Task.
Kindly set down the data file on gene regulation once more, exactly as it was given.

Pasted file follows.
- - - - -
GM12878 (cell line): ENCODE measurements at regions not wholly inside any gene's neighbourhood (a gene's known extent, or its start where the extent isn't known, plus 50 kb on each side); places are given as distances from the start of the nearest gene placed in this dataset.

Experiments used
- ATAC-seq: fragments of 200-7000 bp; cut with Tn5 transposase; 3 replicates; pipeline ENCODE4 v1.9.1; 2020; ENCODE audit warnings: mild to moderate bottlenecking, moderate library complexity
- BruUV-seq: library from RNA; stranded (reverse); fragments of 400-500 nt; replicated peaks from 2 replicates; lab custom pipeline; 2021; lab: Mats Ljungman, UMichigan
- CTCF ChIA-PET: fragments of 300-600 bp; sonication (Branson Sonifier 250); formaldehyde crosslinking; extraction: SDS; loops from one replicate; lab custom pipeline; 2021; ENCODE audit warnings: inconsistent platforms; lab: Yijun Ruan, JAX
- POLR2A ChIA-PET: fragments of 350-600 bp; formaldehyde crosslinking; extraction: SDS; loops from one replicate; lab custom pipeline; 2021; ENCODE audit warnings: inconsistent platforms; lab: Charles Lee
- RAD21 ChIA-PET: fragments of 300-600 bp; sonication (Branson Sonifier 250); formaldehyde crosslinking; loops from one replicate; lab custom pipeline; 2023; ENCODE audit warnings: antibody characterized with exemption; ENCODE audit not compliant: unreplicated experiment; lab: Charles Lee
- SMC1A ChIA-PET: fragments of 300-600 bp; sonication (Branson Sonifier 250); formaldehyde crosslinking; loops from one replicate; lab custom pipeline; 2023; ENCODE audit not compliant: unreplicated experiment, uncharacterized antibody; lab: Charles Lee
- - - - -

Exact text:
GM12878 (cell line): ENCODE measurements at regions not wholly inside any gene's neighbourhood (a gene's known extent, or its start where the extent isn't known, plus 50 kb on each side); places are given as distances from the start of the nearest gene placed in this dataset.

Experiments used
- ATAC-seq: fragments of 200-7000 bp; cut with Tn5 transposase; 3 replicates; pipeline ENCODE4 v1.9.1; 2020; ENCODE audit warnings: mild to moderate bottlenecking, moderate library complexity
- BruUV-seq: library from RNA; stranded (reverse); fragments of 400-500 nt; replicated peaks from 2 replicates; lab custom pipeline; 2021; lab: Mats Ljungman, UMichigan
- CTCF ChIA-PET: fragments of 300-600 bp; sonication (Branson Sonifier 250); formaldehyde crosslinking; extraction: SDS; loops from one replicate; lab custom pipeline; 2021; ENCODE audit warnings: inconsistent platforms; lab: Yijun Ruan, JAX
- POLR2A ChIA-PET: fragments of 350-600 bp; formaldehyde crosslinking; extraction: SDS; loops from one replicate; lab custom pipeline; 2021; ENCODE audit warnings: inconsistent platforms; lab: Charles Lee
- RAD21 ChIA-PET: fragments of 300-600 bp; sonication (Branson Sonifier 250); formaldehyde crosslinking; loops from one replicate; lab custom pipeline; 2023; ENCODE audit warnings: antibody characterized with exemption; ENCODE audit not compliant: unreplicated experiment; lab: Charles Lee
- SMC1A ChIA-PET: fragments of 300-600 bp; sonication (Branson Sonifier 250); formaldehyde crosslinking; loops from one replicate; lab custom pipeline; 2023; ENCODE audit not compliant: unreplicated experiment, uncharacterized antibody; lab: Charles Lee